Krishna (Sanskrit: black) is the eighth avatar of Vishnu in Hindu mythology and religion.

Oops. All in the name of God… right?

A certain Krishna, with no reference to any kind of divinity, is mentioned in the Rig Veda. Later, in the Chandogya Upanisad, Krishna is depicted as a scholar.

But it’s not until the Mahabharata, specifically the Bhagavad Gita, that Krishna is fully outlined as a divine being. He is also traditionally regarded as the author of the Bhagavad Gita, which translates into The Song of the Lord or The Song of God.

Following this, the Bhagavata Purana details the somewhat mischievous exploits of Krishna’s youth.

When studying comparative religion in India I took a double credit graduate studies course specifically on the Gita. It impressed me so much that I mentioned the presiding professor in the opening pages of my PhD (which last I checked is still online…).

Krishna as Arjuna’s Charioteer – via Google Images

For a while, I bought into the message of the Gita but these days I am somewhat critical. Essentially, the Gita is about killing in a detached way—supposedly killing for God instead of killing for selfish gain. Some Hindus will say or insinuate that non-Hindus do not fully appreciate the ‘subtlety’ of the concept of dharma (sacred duty). But the way I see it, killing is killing is killing, no matter how much you dress it up with abstract, philosophical or religious justifications.

Rabindranath Tagore via NobelPrize.org

I found a similar kind of arrogance with regard to Eastern vs. Western aesthetics once from a non-Indian woman who was studying in India. The small folk band* that I participated in had just performed a Hank Williams tune at a gathering that was supposed to be about multiculturalism. The university founded by Rabindranath Tagore is all about that.

Later on, I inadvertently overheard the woman implying in jest (while I was returning something to her partner’s place) how crass our performance was compared to the ‘incredibly subtle’ classical Indian music that immediately followed.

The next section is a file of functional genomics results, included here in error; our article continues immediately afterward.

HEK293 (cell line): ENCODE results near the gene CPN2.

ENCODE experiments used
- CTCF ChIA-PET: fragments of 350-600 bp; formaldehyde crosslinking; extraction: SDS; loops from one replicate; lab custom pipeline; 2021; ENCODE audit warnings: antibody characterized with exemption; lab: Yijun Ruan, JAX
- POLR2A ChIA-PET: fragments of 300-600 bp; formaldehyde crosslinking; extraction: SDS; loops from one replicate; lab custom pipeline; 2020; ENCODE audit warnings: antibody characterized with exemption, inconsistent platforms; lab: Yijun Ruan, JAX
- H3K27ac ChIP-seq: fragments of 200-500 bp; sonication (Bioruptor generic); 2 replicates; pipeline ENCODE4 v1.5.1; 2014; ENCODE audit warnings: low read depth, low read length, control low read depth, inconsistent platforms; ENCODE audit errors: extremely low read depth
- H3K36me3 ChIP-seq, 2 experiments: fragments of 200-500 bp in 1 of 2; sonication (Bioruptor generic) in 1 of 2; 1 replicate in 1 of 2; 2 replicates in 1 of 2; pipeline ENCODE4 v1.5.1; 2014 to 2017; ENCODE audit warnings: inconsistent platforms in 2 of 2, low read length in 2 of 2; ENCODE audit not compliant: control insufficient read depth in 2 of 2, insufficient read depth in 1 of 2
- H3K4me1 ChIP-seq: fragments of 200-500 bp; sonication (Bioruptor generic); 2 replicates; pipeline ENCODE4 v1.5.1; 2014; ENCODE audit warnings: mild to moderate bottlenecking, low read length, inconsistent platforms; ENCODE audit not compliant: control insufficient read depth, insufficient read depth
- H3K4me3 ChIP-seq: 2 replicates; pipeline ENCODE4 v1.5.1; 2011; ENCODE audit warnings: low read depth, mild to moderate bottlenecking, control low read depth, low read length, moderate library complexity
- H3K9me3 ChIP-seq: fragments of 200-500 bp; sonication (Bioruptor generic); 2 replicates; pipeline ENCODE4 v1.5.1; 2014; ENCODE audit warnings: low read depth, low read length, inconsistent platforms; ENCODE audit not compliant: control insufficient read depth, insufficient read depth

So much for intercultural appreciation. And you should have seen the startled, conflicted look on her face when she answered the door to see me standing there! (sound traveled easily in the student complex).

Today, I would take Hank Williams Sr. any day over Ravi Shankar or Ali Akbar Khan. For me, the one is clear and from straight from the hip. The others take me to a lower numinous plane that I no longer find comfortable nor desirable.

For more on how I have looked at the issue of Krishna’s bellicose teaching from several perspectives, and for a comparison to the teachings of Christ as related in the New Testament, see:

https://earthpages.wordpress.com/?s=Bhagavad-Gita

https://epages.wordpress.com/2014/11/26/the-bhagavad-gita-in-a-complicated-world/

* “Singing Waterfall” was one of the songs our folk trio performed in India, along with several other American classics. We had a Japanese man on guitar, a Belgian guy on banjo and myself on guitar. Most of the Indian students loved it! Shaaaaaaaaaaaaaaaaduuuu! they cried after our performances, which I guess is the Bengali equivalent of Bravo!

Related » Buddhism, Hinduism, Jnana yoga, Radha